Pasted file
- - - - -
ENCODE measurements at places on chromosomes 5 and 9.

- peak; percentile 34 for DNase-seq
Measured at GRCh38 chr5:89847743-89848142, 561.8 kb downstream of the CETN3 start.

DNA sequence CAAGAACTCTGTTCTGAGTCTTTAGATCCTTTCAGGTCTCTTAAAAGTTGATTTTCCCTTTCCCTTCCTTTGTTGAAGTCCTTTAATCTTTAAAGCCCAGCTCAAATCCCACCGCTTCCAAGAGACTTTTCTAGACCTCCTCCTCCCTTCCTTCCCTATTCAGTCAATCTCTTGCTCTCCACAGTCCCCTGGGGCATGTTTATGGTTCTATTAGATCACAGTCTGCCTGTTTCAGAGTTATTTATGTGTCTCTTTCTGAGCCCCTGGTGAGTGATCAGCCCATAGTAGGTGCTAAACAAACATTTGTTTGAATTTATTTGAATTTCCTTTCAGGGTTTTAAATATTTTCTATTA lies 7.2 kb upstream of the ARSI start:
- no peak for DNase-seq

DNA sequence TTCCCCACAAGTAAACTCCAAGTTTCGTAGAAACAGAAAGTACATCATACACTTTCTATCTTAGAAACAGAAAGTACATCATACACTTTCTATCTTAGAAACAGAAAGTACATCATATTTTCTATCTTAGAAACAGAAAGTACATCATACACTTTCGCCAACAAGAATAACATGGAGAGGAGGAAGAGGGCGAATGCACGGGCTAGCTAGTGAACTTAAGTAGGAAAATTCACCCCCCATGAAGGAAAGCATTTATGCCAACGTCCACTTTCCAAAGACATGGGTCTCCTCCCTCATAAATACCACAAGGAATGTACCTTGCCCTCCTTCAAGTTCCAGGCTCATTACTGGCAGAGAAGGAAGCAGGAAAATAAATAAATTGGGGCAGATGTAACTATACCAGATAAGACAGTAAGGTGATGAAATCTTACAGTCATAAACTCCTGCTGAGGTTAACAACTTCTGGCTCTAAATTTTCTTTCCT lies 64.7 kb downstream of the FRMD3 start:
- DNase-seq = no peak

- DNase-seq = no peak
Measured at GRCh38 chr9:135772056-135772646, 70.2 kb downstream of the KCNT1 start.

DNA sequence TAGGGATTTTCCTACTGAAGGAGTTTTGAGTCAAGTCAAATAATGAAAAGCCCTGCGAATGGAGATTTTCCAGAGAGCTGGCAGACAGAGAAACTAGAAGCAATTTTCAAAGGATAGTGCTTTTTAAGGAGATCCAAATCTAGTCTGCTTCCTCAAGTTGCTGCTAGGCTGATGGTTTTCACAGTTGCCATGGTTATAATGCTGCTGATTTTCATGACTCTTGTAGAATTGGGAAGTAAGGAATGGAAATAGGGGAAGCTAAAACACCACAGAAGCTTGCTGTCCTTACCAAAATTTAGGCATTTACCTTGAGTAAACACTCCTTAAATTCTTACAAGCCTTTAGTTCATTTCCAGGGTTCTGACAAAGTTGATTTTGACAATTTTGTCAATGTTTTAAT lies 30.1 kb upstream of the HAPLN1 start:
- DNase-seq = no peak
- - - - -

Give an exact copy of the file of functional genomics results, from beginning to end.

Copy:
ENCODE measurements at places on chromosomes 5 and 9.

- peak; percentile 34 for DNase-seq
Measured at GRCh38 chr5:89847743-89848142, 561.8 kb downstream of the CETN3 start.

DNA sequence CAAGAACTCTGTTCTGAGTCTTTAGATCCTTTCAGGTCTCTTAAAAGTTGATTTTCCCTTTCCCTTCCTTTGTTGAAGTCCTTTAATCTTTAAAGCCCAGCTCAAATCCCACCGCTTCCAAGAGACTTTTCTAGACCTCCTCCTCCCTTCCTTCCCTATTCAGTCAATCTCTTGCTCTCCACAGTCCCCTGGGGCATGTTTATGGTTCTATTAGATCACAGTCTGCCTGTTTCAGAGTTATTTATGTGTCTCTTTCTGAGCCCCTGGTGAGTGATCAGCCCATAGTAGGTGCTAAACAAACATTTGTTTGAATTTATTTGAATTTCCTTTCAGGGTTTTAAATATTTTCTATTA lies 7.2 kb upstream of the ARSI start:
- no peak for DNase-seq

DNA sequence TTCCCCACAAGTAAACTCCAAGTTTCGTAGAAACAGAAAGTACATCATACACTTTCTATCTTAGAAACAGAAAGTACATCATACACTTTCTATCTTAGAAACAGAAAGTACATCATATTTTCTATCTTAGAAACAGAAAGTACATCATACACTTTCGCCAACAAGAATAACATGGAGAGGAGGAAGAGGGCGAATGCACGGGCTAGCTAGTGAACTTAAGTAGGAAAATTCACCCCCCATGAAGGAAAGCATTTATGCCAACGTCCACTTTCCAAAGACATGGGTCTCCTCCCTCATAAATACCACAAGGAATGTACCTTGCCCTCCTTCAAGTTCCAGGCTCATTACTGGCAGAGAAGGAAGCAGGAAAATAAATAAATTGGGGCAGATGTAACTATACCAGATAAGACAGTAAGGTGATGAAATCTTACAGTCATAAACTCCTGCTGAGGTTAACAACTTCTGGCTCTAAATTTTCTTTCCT lies 64.7 kb downstream of the FRMD3 start:
- DNase-seq = no peak

- DNase-seq = no peak
Measured at GRCh38 chr9:135772056-135772646, 70.2 kb downstream of the KCNT1 start.

DNA sequence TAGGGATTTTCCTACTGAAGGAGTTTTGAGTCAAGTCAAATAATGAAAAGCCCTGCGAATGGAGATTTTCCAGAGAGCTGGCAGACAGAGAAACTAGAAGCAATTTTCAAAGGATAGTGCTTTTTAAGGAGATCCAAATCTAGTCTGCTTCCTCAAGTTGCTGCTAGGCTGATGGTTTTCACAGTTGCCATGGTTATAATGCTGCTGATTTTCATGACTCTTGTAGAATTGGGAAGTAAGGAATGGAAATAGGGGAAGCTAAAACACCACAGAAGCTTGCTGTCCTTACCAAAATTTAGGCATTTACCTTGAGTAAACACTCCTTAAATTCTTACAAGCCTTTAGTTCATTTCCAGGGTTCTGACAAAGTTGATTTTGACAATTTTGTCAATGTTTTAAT lies 30.1 kb upstream of the HAPLN1 start:
- DNase-seq = no peak